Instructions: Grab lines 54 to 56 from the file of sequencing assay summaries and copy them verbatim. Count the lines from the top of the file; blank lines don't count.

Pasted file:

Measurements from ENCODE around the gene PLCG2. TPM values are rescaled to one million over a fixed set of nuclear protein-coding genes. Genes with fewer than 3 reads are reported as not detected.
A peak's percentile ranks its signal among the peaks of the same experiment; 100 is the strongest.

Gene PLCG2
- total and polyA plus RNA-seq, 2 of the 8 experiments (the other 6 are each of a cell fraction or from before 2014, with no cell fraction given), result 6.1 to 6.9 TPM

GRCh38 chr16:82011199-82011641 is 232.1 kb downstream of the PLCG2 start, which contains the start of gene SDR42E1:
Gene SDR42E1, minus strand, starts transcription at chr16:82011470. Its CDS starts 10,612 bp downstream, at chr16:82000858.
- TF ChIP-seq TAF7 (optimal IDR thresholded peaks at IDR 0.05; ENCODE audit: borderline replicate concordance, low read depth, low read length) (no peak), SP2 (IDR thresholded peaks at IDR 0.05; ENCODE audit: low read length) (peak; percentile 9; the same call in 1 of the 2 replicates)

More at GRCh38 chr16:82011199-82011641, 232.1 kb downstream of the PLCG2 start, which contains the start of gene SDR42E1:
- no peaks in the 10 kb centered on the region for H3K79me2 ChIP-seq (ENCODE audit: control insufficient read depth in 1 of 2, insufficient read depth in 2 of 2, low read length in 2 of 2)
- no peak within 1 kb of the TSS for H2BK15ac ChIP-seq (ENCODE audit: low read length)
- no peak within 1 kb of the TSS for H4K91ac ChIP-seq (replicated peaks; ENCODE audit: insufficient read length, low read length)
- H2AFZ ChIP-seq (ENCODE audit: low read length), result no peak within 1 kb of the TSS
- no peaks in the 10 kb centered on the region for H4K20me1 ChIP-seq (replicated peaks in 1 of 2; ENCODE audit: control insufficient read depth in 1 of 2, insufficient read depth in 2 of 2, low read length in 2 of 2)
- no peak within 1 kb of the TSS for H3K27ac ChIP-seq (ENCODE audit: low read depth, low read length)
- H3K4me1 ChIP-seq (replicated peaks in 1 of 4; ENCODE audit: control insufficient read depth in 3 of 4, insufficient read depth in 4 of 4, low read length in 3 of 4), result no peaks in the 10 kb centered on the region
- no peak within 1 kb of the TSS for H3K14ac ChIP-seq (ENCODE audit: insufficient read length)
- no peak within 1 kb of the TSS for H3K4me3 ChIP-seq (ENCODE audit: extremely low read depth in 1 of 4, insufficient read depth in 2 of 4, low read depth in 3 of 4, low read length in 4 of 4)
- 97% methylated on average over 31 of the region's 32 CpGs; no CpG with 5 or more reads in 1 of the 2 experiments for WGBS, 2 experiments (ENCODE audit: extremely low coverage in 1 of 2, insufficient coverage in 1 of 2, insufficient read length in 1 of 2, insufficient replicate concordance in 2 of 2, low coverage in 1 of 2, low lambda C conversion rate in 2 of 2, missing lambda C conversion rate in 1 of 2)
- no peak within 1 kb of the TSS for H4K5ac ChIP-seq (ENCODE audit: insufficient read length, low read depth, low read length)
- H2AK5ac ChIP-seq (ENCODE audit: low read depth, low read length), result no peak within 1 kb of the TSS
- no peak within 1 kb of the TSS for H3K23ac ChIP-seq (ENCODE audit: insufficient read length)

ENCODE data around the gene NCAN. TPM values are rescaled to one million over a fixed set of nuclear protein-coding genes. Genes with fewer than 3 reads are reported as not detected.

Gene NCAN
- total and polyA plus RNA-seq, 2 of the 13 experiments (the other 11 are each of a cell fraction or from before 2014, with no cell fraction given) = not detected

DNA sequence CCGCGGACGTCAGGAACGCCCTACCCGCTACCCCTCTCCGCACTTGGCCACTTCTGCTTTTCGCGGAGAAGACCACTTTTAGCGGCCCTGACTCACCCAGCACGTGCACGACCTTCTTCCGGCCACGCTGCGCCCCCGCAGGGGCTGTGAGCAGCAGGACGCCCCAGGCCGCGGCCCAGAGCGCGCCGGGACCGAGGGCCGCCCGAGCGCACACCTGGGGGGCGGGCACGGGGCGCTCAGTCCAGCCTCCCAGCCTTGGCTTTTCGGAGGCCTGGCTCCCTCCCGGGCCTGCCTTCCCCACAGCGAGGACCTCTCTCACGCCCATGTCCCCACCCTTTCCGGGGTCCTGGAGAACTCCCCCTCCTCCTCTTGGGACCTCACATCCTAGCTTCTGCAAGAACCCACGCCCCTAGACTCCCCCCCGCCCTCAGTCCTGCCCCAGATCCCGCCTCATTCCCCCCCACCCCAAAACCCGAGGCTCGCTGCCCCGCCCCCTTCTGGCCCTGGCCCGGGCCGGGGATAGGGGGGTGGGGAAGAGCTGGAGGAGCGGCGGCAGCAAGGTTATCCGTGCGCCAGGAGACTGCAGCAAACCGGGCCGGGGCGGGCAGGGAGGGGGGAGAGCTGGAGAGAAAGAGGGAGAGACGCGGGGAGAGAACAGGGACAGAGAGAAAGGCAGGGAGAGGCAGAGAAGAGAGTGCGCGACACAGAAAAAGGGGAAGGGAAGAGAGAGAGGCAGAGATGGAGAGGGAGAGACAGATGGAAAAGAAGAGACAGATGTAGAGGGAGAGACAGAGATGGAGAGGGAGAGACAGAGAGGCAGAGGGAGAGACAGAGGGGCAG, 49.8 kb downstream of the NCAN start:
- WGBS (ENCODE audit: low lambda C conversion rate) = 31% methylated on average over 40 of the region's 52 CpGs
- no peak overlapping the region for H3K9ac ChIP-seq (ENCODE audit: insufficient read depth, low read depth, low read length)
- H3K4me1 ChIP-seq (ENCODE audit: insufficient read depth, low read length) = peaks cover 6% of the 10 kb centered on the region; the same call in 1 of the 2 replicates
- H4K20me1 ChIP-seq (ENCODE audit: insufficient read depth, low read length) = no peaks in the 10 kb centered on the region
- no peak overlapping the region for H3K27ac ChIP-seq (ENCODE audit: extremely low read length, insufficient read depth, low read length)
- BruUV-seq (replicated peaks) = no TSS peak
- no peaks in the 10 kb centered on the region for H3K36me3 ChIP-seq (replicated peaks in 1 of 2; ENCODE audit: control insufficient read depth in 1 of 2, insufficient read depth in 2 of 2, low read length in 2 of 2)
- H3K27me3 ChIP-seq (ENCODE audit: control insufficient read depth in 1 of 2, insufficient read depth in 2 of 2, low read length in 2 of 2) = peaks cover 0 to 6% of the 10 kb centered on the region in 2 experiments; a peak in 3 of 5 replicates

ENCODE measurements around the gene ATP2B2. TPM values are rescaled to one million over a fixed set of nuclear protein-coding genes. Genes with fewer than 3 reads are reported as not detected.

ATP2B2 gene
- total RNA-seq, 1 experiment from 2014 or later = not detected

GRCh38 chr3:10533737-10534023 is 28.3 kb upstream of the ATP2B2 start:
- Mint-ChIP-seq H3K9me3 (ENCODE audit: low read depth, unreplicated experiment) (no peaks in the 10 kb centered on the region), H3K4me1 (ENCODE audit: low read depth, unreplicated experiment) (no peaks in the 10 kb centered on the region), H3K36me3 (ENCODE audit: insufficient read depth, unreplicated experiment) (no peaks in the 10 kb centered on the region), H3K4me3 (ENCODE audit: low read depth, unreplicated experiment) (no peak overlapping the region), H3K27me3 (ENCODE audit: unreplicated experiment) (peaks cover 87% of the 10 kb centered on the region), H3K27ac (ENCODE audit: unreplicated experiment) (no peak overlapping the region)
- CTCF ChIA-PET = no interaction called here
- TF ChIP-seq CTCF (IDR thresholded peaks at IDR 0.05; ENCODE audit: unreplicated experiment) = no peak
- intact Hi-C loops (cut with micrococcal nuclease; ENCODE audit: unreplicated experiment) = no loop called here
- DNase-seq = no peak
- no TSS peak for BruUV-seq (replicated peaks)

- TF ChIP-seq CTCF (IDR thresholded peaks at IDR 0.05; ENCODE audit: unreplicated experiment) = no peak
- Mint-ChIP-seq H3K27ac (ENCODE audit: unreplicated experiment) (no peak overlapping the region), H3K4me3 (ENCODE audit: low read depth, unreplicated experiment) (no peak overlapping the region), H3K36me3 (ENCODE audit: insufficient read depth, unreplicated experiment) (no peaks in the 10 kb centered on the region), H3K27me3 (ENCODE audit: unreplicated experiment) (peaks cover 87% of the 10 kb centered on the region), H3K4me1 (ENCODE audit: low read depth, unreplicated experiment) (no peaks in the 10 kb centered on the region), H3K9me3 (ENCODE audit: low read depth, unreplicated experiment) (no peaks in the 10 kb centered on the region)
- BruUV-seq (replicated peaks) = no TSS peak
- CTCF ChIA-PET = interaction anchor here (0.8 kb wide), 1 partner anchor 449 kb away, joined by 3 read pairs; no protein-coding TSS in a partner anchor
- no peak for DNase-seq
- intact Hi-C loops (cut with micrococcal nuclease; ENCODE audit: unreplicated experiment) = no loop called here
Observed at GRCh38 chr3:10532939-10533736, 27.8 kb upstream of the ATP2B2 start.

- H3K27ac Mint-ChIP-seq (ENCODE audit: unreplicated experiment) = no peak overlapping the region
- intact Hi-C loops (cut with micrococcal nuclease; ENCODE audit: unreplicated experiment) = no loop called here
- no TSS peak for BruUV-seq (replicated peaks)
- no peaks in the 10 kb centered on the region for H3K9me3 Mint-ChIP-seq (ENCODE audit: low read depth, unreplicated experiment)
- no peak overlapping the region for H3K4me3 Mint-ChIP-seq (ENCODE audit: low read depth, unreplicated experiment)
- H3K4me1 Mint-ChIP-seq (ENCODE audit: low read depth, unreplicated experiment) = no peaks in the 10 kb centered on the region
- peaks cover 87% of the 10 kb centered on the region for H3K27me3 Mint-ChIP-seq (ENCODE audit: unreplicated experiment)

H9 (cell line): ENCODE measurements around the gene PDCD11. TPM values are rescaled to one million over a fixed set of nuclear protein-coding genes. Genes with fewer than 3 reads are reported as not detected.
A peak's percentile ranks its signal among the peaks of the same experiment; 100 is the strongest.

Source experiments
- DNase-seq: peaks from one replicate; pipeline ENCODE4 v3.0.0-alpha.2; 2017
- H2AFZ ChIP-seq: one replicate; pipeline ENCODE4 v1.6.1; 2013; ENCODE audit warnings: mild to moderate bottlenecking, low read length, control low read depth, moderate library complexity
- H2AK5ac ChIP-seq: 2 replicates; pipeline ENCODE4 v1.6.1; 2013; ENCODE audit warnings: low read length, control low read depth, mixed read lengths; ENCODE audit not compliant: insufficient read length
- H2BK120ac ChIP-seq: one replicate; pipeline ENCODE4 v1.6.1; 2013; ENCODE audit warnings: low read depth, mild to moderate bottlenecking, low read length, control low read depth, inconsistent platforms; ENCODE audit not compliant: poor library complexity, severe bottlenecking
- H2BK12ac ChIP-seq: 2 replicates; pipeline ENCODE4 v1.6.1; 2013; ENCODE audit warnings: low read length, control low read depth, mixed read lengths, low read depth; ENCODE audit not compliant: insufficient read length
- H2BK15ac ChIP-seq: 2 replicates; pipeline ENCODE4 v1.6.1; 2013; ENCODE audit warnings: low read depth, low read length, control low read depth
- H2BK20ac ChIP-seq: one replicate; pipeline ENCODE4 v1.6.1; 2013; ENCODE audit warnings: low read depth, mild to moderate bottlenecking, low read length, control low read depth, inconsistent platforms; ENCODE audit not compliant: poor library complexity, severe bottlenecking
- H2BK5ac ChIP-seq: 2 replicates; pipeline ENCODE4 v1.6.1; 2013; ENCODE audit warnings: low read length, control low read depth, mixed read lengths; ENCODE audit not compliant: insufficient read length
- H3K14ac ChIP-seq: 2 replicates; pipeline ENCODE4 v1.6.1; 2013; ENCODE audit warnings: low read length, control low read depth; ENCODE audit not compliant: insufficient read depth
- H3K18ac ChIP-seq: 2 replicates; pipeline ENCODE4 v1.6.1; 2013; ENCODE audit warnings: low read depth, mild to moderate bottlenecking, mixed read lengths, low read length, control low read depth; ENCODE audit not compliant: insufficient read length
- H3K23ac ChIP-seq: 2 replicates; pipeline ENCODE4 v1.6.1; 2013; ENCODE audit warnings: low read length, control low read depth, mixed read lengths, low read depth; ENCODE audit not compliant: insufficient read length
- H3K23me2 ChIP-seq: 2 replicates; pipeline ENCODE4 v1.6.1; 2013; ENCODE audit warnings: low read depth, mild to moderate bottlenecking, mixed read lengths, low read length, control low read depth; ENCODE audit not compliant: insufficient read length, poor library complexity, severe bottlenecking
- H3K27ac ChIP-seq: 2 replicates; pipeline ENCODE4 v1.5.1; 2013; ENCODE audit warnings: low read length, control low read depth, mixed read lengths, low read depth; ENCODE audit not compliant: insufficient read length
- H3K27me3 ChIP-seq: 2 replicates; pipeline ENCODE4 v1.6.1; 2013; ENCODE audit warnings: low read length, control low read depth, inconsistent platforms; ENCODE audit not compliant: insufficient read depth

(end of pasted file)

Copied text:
- no peaks in the 10 kb centered on the region for H3K9me3 Mint-ChIP-seq (ENCODE audit: low read depth, unreplicated experiment)
- no peak overlapping the region for H3K4me3 Mint-ChIP-seq (ENCODE audit: low read depth, unreplicated experiment)
- H3K4me1 Mint-ChIP-seq (ENCODE audit: low read depth, unreplicated experiment) = no peaks in the 10 kb centered on the region